Turntablin’ With The Sports MCs

By Michael-Louis Ingram, Chris Murray & Wendell P. Simpson
Updated: June 13, 2008

Sports MCsPHILADELPHIA — From the bowels of their sanctum sanctorum, Bob & Barbara’s, a watering hole of “chill repute” in Philly’s Center City, those notorious rascals, the Sports MCs, plot, plan and otherwise commiserate at the altar of “The Special,” – Pabst Blue Ribbon and a shot of Jim Beam)

As Butch the bartender sets ‘em up, our heroes — belly up to see their usual potables ready for tastin’.

Professor K (Chris) has The Special, while Mike (DJ Hunnycomb) opts for a beer mixed with Bloody Mary mix (it’s a Canadian thang), while MC Good Foot (Wendell) starts off with his double Hennessey:

HC: All right, I believe we are in effect gentlemen; so I know you like your riff Wendell, but, as we all said and agreed to, this is a continuation of the show, we’re doing a written or text version of the Sports MCs, and Butch, you’re a witness (nods and smiles)

All three, one after the other:Hello, hello, hello…Hello!

HC:Ok, now, to get into our turntable session:

Turntable 1

Gentlemen, the Celtics and the Lakers are back in the NBA Finals, and somewhere in the NBA Offices, David Stern is walking around with his dick hard as a rock because he got exactly what he wanted. The TV guys are satisfied they’ve been blessed with the best possible matchup they could get.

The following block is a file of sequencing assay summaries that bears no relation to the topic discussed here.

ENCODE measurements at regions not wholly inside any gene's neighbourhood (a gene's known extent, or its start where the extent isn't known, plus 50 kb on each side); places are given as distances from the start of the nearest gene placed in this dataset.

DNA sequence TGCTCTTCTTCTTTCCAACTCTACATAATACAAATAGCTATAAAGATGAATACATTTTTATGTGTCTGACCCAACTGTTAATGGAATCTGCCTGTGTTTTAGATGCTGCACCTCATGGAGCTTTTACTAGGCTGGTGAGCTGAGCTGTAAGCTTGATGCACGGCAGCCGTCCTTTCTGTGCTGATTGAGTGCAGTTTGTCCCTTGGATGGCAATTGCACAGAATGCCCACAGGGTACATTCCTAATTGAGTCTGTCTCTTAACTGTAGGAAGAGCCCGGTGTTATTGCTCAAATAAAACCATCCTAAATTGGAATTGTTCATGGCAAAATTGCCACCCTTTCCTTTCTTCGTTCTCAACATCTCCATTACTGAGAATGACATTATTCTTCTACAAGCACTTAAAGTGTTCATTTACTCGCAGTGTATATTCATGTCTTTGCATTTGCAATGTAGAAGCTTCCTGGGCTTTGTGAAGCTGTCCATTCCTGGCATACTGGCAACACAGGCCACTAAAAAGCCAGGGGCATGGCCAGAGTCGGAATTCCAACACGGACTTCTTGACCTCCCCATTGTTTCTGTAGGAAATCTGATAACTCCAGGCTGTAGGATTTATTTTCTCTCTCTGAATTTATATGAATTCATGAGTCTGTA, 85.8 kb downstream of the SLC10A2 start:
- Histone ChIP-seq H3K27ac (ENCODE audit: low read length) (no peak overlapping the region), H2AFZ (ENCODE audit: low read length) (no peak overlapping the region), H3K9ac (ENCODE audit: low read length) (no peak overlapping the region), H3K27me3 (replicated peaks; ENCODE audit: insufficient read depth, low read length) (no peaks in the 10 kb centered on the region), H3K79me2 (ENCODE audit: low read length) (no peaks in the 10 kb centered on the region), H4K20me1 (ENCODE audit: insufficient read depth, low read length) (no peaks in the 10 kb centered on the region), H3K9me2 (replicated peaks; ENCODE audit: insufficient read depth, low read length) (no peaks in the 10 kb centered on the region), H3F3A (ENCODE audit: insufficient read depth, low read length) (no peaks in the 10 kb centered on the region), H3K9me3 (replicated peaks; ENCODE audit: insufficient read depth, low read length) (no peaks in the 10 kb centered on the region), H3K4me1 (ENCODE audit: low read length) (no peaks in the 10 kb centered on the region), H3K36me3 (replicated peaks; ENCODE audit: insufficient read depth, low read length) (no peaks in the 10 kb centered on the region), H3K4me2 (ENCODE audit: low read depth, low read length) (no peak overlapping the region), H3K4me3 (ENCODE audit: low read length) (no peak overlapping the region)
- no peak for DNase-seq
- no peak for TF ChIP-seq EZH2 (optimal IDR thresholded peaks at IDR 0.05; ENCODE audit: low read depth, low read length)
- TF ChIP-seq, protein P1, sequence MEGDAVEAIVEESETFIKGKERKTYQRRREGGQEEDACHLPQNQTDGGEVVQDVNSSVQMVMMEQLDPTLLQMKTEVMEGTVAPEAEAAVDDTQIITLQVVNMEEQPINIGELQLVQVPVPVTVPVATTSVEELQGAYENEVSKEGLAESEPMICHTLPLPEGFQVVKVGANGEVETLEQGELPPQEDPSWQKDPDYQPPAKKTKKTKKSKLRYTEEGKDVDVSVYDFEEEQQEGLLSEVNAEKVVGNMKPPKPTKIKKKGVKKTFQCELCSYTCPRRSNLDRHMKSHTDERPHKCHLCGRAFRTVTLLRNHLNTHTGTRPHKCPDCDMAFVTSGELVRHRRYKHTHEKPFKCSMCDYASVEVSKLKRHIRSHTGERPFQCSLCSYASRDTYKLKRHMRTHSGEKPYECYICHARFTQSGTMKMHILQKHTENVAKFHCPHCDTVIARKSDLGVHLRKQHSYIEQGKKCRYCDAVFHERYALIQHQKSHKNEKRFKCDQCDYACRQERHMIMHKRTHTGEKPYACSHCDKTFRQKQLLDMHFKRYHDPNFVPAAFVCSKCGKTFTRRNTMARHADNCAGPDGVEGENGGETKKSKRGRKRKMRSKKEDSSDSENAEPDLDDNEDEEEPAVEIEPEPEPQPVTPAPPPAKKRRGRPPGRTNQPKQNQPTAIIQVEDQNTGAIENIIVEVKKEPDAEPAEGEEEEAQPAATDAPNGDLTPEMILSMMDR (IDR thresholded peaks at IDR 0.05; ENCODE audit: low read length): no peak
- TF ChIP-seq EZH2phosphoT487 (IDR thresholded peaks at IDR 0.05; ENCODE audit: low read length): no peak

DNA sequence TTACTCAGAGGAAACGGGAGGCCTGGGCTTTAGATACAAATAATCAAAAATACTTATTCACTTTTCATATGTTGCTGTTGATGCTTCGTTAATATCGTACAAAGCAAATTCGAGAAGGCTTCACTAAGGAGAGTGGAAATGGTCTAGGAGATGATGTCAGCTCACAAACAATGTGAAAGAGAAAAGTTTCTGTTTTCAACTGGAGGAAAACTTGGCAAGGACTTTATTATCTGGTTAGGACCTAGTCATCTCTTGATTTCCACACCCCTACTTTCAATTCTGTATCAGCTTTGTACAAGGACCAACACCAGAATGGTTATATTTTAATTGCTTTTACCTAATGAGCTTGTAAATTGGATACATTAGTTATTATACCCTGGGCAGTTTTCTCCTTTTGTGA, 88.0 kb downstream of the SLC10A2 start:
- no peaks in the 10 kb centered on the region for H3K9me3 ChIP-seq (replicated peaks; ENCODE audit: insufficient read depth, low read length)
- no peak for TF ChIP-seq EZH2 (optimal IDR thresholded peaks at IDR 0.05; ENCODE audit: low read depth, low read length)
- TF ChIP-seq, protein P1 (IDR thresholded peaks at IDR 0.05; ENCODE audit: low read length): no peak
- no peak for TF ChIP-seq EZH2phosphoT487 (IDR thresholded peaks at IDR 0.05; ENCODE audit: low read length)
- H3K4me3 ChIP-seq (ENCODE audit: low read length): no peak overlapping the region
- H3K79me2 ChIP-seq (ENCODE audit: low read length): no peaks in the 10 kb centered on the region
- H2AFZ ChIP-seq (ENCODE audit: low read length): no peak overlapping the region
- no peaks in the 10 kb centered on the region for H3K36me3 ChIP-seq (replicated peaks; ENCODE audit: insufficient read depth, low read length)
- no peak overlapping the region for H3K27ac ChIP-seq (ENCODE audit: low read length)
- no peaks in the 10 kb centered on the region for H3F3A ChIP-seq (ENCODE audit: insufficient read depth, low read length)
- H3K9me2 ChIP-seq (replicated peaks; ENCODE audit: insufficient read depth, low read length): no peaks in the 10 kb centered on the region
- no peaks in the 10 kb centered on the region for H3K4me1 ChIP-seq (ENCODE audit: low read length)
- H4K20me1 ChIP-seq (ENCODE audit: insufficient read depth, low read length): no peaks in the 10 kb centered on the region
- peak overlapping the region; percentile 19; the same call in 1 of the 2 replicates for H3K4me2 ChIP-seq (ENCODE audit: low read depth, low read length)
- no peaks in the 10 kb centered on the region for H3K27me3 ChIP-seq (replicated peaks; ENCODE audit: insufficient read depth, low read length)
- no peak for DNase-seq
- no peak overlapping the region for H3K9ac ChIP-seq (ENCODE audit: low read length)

The San Antonio Spurs got screwed by a couple of calls which some may say are a little controversial, and beneath all of this, the whole Tom Donaghy betting scandal has popped out like a zit on Prom Night.

In order, first we’ll start with the Professor, what’s your take on this Chris?

Professor: Well, here’s my take on this — first of all, give Kobe Bryant his props, thank you. Let’s face it — Kobe Bryant is one of the best players in the NBA. If there’s a couple of calls here, I don’t know how much it affected the outcome of that series because they, the Spurs, did lose that series three games to one and like I said, again, Kobe is your MVP, so I’m going to give props to Kobe and the Lakers, as much as people here in Philadelphia don’t like to give Kobe Bryant his props. But you guys give him his props because of what he’s done on the court.

HC: O.K., that’s workable, Good Foot???

GF: Well, for the first time in my life, I am actually rooting for the Celtics.

HC: Ooh, that’s saying a lot for a Philly cat.

GF: You’ve got no idea, and I mean, this team came out and played good defense, and we all know it, or at least we all subscribe to this notion, I believe, defense wins championships; so the best defensive team in the NBA really came out there and ended up in the Finals — and is standing on the verge of winning it all.

I am not a big Kobe Bryant fan. We Philadelphians, we got this thing for Kobe, but I think that it looks like smoke and mirrors to me. I could be wrong, and maybe that’s just the Sixers’ part of me talking, but as far as I’m concerned, like you say, it’s what Stern wanted, and it was one of the best Finals that we’ve had in a long time — until the Donaghy dirt came out.

Prof.:Well, I’ll say this, the conspiracy theorist in me wonders about that, too, but I can’t really find any evidence except to say that, maybe the Detroit Pistons decided they didn’t want to play anymore. I thought that the Pistons were probably the best team when they played together, but the problem is their coach.